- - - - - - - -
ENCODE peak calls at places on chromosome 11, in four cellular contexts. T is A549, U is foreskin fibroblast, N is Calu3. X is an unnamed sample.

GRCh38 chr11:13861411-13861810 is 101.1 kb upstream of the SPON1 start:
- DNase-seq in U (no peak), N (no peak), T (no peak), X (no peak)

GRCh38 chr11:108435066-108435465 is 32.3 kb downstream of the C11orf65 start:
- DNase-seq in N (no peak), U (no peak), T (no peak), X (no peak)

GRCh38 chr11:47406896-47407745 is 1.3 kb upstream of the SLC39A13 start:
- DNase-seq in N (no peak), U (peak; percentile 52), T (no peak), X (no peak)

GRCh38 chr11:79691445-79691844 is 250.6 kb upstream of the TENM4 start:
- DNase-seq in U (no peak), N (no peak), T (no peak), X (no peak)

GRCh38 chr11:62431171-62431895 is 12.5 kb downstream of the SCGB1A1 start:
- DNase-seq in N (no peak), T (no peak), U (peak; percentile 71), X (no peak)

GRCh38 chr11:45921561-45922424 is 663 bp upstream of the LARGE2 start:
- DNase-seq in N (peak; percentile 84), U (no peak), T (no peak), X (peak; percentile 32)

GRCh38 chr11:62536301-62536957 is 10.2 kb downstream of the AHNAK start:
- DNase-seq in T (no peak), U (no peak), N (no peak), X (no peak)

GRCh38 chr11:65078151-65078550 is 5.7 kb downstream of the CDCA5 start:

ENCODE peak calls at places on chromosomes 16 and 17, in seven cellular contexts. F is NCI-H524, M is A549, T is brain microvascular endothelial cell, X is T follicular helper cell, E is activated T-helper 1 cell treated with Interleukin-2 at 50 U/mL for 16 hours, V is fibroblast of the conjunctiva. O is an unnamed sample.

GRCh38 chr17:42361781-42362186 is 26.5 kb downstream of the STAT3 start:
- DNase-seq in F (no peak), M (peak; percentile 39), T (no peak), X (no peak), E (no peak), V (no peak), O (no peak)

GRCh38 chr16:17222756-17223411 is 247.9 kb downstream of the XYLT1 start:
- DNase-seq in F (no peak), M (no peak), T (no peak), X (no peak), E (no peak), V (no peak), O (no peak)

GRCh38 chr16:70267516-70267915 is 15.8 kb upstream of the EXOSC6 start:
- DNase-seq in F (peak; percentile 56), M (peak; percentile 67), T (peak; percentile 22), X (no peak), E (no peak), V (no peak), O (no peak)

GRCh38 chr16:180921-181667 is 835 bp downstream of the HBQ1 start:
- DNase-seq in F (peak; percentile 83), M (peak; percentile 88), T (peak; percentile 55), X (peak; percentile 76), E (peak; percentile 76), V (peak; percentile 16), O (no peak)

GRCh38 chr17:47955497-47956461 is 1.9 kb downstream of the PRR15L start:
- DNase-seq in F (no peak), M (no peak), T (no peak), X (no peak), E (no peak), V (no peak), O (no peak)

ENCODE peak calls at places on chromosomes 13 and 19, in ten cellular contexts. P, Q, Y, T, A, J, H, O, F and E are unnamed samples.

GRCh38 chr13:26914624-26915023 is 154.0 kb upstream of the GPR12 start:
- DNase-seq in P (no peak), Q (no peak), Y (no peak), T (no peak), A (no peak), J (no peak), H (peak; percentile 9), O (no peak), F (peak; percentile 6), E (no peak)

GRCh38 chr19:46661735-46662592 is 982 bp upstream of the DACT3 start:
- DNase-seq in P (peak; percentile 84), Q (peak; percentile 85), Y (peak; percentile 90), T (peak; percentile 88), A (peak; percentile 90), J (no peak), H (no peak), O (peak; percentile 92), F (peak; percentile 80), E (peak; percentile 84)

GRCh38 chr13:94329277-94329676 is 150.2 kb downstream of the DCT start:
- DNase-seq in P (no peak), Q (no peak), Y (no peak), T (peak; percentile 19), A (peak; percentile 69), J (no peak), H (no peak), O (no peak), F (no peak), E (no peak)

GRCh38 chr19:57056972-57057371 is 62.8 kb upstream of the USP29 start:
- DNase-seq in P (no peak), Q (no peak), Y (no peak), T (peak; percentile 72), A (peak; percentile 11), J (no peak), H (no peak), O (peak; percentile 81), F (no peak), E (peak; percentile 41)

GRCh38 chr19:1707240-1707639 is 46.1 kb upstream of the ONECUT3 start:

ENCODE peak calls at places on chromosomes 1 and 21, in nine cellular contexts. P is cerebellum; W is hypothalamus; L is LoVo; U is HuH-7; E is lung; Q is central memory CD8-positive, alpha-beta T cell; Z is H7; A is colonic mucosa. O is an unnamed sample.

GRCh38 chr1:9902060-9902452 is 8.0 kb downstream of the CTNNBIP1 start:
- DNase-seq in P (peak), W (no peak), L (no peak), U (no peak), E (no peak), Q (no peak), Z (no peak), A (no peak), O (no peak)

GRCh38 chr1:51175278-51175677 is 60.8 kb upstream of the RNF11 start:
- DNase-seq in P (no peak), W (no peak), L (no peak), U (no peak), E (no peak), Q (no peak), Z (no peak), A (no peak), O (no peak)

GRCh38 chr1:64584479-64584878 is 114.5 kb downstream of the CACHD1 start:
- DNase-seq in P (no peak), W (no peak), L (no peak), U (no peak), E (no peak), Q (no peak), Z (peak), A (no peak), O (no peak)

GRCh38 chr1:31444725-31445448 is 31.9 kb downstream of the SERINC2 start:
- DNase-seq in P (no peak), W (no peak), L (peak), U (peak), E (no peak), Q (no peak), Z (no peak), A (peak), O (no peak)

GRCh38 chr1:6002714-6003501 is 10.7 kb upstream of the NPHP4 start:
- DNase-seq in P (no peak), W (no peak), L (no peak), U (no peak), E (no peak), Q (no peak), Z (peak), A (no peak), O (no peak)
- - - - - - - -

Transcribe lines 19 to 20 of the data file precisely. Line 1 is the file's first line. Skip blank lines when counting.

- DNase-seq in F (no peak), M (peak; percentile 39), T (no peak), X (no peak), E (no peak), V (no peak), O (no peak)

GRCh38 chr16:17222756-17223411 is 247.9 kb downstream of the XYLT1 start: